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Bill Maher went and made a movie just for me! What a nice guy; after all, I don't even know him.

Religulous is an oft-hilarious exploration of the mindset of the religious and the history of religion in the world. To say that it will divide viewers is an understatement, so I'll be a little more specific: it will likely divide viewers into two very unevenly-weighted camps, those being the non-religious, who will find it to be a breath of fresh air, and the tiny number of religious people who will become very irate. Tiny, not because of their status as a social minority in Amercia, which is overwhelmingly not the case, but tiny because very few of them will probably ever go to see this film in the first place. Comedian Bill Maher's stated aim with this film is "to try and understand, not make fun," of religious views. His curiosity is unquestionable, but his assertion that fun isn't being made isn't entirely truthful. Sometimes he makes fun in the interviews themselves, sometimes he does it editorially (for example, cutting from comments about passionate love for God to footage of a suicide bombing, to both humourous and unsettling effect). But honestly, how can he help it when he's given such good ammunition? How can one not take a potshot when a US Senator tells him, in explanation of the rampant religious belief present in American government, that "you don't need to pass a IQ test to be a member of the Senate," a deflection that does neither his profession or his faith any credit? Maher's journey takes him from tiny chapels at truck stops to the "Genesis Museum" to the Dome of the Rock and the Vatican. Along the way, he steps on a lot of toes, but let's be quite frank: how hard is that, really? Raising any kinds of questions about religious belief is taken quite humourlessly by most people. Why? Why is this subject any different from any other? We allow (and even televise) political debate, which is often harsh and cutthroat, but no one would dream of staging a public debate on the relative merits of religious views, as opposed to right-vs-left punditry. Perhaps, as the late great sci-fi and satire author Douglas Adams once suggested, we've been tiptoeing around the subject for so long that we've simply gotten used to it. Well, perhaps the adherents of faith need to get used to having their claims treated the same as any other.

One emergent pattern that's revealed by the interviews is the recurrent sense that religious followers are somehow special: I get to be with God after death, and you do not. I don't have to be able to explain any faith-centric beliefs or actions of mine, but your motives are open to scrutiny or speculation, or baldfaced assumption. I demand rights which I do not feel should extend to those of unlike minds. Faith=goodness, despite the historical record of atrocities committed by those of strong faith. Why is this? Maher asks and asks, but can get no one to give an answer not motivated by selfish reasons, i.e. "I must have faith, lest my god punish me," instead of "I have faith because of its obvious moral correctness." Indeed, no one seems able to say why faith is a good thing, other than to claim they were saved from, yes, Satanism, which is of course merely a different form of faith. Most intriguingly, the two interviewees most candid about the shortcomings of the Bible were both longtime priests stationed at the Vatican. Did constant, close immersion in the specifics of their religion inevitably lead them to confront its failings, or do they simply have a different idea of the role of religion than the average follower?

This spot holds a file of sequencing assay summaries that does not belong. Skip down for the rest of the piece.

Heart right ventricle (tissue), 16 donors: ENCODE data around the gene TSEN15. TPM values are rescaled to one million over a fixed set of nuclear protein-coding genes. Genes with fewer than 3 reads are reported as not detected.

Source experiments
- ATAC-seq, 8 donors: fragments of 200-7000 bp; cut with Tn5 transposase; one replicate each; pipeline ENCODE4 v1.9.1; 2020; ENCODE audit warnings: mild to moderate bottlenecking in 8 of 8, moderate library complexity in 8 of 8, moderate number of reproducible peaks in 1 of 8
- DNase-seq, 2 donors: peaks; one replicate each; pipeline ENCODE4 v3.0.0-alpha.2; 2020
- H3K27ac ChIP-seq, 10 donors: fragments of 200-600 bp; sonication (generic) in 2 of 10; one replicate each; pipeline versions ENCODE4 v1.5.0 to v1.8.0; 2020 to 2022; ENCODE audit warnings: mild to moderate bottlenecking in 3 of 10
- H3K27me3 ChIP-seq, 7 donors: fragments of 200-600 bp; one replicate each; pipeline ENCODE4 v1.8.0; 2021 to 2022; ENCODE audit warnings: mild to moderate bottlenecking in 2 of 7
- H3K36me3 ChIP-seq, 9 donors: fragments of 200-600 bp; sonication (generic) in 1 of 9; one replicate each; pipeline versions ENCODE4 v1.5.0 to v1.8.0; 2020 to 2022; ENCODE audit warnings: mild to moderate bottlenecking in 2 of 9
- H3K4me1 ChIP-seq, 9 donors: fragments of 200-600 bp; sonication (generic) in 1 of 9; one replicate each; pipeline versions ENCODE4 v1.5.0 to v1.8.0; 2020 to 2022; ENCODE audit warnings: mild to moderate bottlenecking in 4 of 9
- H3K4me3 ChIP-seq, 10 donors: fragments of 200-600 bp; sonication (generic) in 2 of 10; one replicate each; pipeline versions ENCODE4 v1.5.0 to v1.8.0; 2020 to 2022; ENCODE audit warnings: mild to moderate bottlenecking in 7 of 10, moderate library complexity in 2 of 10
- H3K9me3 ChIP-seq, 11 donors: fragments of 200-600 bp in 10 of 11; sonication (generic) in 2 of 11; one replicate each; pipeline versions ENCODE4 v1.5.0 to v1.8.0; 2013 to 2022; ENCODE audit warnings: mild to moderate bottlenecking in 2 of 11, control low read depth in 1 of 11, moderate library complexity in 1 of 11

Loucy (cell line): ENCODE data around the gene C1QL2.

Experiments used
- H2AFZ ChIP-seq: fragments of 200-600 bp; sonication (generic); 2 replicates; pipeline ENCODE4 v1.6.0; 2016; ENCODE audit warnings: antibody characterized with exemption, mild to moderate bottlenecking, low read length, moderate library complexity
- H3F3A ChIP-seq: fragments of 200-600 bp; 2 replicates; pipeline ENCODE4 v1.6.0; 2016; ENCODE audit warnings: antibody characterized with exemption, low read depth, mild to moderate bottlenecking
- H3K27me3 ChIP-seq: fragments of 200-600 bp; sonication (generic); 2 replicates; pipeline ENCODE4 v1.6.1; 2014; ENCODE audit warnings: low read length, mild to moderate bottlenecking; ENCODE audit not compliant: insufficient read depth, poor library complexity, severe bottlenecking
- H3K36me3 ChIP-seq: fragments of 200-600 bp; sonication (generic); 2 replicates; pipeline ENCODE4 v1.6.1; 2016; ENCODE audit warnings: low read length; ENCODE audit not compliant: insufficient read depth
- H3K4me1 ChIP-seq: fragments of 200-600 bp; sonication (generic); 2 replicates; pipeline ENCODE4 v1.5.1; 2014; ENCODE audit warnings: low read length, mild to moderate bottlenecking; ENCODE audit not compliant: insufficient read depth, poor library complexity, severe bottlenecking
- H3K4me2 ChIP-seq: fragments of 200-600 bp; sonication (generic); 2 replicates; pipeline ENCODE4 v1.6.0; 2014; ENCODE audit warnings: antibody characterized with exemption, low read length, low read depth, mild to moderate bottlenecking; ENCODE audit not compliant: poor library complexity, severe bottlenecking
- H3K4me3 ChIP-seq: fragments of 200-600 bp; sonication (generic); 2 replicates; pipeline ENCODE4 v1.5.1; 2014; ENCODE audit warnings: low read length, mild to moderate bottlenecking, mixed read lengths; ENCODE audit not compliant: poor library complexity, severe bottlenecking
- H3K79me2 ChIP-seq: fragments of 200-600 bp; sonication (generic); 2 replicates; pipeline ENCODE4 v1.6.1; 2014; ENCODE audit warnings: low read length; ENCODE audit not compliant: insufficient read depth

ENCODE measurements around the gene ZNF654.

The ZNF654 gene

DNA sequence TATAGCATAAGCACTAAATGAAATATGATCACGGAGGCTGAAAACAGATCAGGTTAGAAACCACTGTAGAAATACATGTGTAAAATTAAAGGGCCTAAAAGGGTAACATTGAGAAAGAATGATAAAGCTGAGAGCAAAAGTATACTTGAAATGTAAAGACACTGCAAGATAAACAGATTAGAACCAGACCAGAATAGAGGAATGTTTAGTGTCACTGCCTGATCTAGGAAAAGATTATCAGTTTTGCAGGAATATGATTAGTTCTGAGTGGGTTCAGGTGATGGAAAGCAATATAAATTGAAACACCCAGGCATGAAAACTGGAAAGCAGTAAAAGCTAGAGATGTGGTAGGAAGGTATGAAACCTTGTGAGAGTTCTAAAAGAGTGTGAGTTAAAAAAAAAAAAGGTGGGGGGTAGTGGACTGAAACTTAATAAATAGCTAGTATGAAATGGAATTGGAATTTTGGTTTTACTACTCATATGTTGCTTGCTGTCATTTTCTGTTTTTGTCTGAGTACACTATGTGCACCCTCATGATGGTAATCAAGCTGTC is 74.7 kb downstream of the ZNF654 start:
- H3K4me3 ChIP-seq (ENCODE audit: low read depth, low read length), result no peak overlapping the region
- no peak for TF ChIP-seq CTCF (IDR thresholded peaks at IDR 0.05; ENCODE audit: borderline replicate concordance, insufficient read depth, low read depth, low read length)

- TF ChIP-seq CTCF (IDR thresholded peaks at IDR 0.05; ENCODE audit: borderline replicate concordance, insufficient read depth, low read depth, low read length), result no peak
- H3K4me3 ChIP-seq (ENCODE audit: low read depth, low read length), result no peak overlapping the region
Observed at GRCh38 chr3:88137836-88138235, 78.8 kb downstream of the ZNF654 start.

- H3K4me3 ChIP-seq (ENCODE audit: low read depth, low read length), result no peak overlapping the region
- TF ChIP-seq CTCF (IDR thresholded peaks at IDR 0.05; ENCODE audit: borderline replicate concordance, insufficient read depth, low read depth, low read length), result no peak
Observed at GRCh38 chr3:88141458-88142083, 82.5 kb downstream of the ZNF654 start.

In addition to Christianity, Maher examines Judaism, Scientology (all too briefly), and, most significantly in our modern world, Islam. Whatever the average Muslim may feel about his or her religion, the fact remains that it is one full of violent and aggressive tendencies that brook no dissension; much like Protestants and Catholics, they seem to find endless amounts of time to spend killing one another in dickering issues over HOW to worship their chosen deity. In the world of Islam, Maher finds more of the same old brand of "I demand these rights, but won't concede them" mentality that characterizes most faiths. With its endless obsession on the world's final end, religion is presented as the one creation of humankind capable of fulfilling such a prophecy. With such a large and vocal religion as Islam still kicking around in its adolescent angst in a world filled with ready means for destruction and a billion followers taught that violence against the "heathen" is a good and noble thing, maybe it's time to step up and proclaim that maybe, just maybe an arrogant assumption of revealed truth is not the best way to conduct ourselves in the world, and dedicate ourselves instead to understanding and knowledge rather than belief. My dogs and my cat get along peaceably under the same roof; the fuck is wrong with the Muslims and Jews that they can't even rise to the level of mutual acceptance possible for even a common house pet?

Will this film convince anyone to change their minds about religion? Sadly, it's not likely. At best, fence-sitters might be impelled to fall to the side of reason. I suspect the greatest contribution that this film will make will be to give those of us who don't cleave to faith-based views of the world the feeling that we aren't so alone. But as the crowd filed out of the theater, I saw a couple of young kids who couldn't have been more than ten years old walk by, one of whom said to his father, "That was pretty good, wasn't it?" All I could think was, "Well, good." Given enough time-provided the legions of fanatics out there will permit so much time-there might be hope for us yet.

-review by Matt Murray

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